Do I need a producer or a director?

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Every marketing director with a great team has project deadlines. When new projects stretch your team, it’s common to recruit freelance talent. Here’s a short read to help guide your search.

The busiest marketing directors build time into projects and staff scheduling to accommodate most unexpected or unplanned requests. But the reality of marketing in the 2020s is that channels, messaging, and priorities are in constant flux. And your team, like everyone’s, has had one of the biggest challenges of their career in 2020. In 2021, you may need a producer or a director as part of the project when you are facing:

  • Unexpected projects.
  • Short timelines or deadlines to launch.
  • VIPs will be on set, as talent or observers, and your focus needs to be on them.
  • Opportunities for staff growth working with other creative professionals.

The difference between a producer and a director.

In major motion picture studios, the roles of producer and director are more clear. Motion picture friends, excuse my oversimplification.

Broadly speaking, the producer is the person who manages or acquires the financing and staff to create the next blockbuster hit. They put the key people and resources together before production begins, check-in during production to make sure there are no changes in needs, and then manages the distribution, placement, and metrics.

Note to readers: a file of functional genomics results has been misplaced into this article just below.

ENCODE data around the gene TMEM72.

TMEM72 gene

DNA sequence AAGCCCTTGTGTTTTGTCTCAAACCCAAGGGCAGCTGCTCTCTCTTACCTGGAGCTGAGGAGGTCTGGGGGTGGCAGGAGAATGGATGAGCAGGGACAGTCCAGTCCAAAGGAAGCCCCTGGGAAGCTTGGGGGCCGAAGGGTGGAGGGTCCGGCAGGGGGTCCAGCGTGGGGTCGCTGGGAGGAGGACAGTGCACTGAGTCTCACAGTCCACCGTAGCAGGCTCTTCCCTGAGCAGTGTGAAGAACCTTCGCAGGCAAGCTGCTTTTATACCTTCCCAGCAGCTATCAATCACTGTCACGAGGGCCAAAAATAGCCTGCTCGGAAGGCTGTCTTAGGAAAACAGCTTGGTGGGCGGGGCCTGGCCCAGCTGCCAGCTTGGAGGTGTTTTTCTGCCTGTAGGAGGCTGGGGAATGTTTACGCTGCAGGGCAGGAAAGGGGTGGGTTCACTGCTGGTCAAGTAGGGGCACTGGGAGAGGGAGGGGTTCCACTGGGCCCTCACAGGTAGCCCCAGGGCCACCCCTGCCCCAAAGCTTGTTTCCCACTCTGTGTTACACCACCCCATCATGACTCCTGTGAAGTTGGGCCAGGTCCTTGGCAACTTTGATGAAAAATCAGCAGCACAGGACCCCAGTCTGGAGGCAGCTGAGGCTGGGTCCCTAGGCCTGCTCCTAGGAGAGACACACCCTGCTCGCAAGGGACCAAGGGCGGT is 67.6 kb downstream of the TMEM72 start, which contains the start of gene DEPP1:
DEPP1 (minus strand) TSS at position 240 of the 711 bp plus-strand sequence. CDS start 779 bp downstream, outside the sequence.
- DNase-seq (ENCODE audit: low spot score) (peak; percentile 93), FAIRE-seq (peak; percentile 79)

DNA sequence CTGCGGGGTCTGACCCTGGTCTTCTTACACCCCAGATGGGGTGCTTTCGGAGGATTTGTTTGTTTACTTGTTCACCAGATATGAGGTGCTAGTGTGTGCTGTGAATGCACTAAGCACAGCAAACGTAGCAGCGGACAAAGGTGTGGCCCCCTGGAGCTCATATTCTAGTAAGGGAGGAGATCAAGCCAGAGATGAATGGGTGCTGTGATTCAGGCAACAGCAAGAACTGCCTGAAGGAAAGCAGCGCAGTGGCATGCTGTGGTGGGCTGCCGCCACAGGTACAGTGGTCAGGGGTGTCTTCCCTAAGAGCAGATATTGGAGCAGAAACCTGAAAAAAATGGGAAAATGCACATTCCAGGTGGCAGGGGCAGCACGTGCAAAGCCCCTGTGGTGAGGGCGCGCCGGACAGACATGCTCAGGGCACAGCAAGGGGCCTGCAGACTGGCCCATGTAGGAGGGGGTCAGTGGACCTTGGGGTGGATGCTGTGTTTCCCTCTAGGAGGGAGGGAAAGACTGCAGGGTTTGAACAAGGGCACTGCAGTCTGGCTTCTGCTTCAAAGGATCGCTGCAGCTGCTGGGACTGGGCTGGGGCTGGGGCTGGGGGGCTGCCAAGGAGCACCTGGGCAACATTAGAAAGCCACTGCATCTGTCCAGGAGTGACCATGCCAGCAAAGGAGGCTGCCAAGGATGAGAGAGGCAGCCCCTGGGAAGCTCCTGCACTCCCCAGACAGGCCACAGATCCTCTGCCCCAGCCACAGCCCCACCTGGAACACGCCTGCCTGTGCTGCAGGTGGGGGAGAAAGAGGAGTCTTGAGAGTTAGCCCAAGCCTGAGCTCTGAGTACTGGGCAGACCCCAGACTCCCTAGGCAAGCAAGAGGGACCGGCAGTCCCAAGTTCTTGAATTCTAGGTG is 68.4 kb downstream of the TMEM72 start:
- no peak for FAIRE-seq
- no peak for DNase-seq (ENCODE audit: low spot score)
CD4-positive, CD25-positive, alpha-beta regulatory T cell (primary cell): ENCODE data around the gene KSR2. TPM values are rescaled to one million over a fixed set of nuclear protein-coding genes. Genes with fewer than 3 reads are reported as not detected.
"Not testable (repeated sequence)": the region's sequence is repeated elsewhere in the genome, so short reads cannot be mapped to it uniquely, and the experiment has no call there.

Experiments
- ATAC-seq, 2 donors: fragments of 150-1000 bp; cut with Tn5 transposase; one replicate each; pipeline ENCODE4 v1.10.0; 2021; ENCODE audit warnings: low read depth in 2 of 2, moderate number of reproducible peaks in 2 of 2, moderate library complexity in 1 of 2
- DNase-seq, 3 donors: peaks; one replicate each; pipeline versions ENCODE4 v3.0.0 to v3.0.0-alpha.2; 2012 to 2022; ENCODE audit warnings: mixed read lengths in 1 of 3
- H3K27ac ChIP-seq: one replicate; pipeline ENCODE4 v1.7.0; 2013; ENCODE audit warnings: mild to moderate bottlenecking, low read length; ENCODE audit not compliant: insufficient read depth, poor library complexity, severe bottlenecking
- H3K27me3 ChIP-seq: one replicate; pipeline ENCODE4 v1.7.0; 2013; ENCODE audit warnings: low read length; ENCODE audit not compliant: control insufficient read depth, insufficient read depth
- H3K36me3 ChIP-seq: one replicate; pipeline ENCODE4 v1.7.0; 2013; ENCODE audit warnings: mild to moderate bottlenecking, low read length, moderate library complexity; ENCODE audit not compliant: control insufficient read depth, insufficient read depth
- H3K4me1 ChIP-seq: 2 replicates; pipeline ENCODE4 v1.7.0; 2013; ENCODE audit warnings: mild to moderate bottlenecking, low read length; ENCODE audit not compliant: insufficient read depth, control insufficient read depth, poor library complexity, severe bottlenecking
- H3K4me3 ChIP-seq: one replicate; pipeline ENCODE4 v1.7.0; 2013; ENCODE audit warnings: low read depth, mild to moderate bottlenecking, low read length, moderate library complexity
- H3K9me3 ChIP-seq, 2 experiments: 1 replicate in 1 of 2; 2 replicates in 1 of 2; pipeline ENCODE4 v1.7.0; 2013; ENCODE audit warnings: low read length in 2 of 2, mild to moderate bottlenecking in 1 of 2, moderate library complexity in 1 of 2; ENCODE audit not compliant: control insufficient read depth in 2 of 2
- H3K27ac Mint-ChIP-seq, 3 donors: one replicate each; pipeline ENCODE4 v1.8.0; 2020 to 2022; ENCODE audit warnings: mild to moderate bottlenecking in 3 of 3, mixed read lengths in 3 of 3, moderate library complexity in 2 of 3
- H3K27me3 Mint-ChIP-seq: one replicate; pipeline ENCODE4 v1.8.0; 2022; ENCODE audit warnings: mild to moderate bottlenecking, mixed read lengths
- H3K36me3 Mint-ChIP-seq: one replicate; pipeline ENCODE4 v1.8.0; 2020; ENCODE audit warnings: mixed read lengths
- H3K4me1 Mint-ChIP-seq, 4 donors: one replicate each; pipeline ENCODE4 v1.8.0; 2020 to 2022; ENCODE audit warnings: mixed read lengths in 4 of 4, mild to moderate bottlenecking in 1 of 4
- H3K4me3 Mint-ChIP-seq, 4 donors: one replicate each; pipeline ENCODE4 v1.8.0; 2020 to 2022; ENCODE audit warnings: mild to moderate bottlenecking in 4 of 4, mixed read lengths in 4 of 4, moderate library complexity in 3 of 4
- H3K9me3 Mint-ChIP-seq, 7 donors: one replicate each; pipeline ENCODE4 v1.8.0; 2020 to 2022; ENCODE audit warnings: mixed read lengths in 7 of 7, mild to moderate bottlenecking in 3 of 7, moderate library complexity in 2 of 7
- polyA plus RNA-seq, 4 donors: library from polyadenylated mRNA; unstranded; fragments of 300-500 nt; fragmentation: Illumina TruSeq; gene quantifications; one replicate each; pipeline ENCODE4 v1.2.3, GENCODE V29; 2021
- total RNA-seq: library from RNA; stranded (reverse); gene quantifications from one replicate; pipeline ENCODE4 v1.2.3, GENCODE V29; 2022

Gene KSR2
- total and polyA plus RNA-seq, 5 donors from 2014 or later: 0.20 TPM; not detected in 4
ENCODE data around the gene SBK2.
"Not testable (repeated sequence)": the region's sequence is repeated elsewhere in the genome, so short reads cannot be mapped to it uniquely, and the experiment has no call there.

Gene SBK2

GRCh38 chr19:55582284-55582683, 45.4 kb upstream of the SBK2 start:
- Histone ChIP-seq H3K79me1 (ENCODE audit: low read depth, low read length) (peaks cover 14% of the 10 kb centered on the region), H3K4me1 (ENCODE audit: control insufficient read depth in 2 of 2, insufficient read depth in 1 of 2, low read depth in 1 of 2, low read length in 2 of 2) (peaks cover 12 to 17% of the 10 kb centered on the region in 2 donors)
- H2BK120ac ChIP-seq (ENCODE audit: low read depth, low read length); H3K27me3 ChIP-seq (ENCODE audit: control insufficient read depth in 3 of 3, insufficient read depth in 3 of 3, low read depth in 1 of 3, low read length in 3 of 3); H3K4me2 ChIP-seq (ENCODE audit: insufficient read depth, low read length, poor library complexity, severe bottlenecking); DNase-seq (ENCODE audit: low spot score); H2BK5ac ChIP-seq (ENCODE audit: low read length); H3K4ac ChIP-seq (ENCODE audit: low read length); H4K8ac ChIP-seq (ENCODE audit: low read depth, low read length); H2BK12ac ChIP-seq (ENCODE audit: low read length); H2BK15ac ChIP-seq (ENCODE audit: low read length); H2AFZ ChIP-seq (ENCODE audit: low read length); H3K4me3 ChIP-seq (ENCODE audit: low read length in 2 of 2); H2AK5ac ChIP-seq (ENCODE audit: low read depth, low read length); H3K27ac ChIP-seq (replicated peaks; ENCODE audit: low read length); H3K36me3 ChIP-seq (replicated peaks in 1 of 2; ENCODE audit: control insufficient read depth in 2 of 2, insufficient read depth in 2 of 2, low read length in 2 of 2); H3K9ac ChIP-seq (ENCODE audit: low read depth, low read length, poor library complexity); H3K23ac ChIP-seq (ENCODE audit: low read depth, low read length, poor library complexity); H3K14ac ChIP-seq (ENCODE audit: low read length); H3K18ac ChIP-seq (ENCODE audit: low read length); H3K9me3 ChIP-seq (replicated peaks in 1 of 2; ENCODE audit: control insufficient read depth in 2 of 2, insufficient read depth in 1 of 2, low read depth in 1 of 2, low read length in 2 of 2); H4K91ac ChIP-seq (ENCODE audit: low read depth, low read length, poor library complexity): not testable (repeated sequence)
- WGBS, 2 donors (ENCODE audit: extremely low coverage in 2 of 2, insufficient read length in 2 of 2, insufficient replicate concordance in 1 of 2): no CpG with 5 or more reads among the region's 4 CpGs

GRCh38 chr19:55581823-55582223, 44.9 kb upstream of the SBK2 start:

The director is hired by the producer and responsible for casting actors and combining their on-screen talents with the script and then overseeing the movie edit for public release. A director controls what happens on set and on screen, a producer controls what happens around the set, before and after production.

Not every marketing project has a blockbuster budget, but we can dream, right? On more common team projects, the basic rules are the same, however, there may be some crossover or the same person may fill both the producer and director roles. Let’s simplify this in a typical marketing team context.

The producer is managing the brand, the director is managing the message.

Contract producers and contract directors are able to quickly get up to speed, learn your style and voice, and create a successful project that matches both your brand and vision.

As a contract producer, I typically do this scope of work:

  • Capturing the project in a simple statement.
  • Identify the key components for the broad concept.
  • Review the script and or work with a writer to develop the script.
  • Review the budget and/or create a budget and identify the needed resources.
  • Make recommendations for talent, and locations,
  • Work with the director to identify rehearsal times, shooting schedules, and deliverables both during production and on completion.
  • Manage client-requested documentation.

As a contract director, I typically perform this scope of work:

  • Script review and production budget.
  • Location scouting and selection.
  • Crew selection, as the director I may or may not fill a crew role, depending on the complexity of the project.
  • Direct and assure the quality of on-screen performances.
  • Direct and assure the quality of additional resources, such as audio, b-roll, soundtrack music, graphics
  • Creation and sharing of deliverables in agreed file formats.

As we all look to future projects, I would be happy to talk with you your team to identify your projects that can benefit from additional resources.


About the author

My name is Fritz Nordengren and I am an award winning producer, digital strategist, and multimedia storyteller. I guide corporate and freelance digital media teams as they balance of strategic process and creative execution of brand focused storytelling. letschat@nordengren.us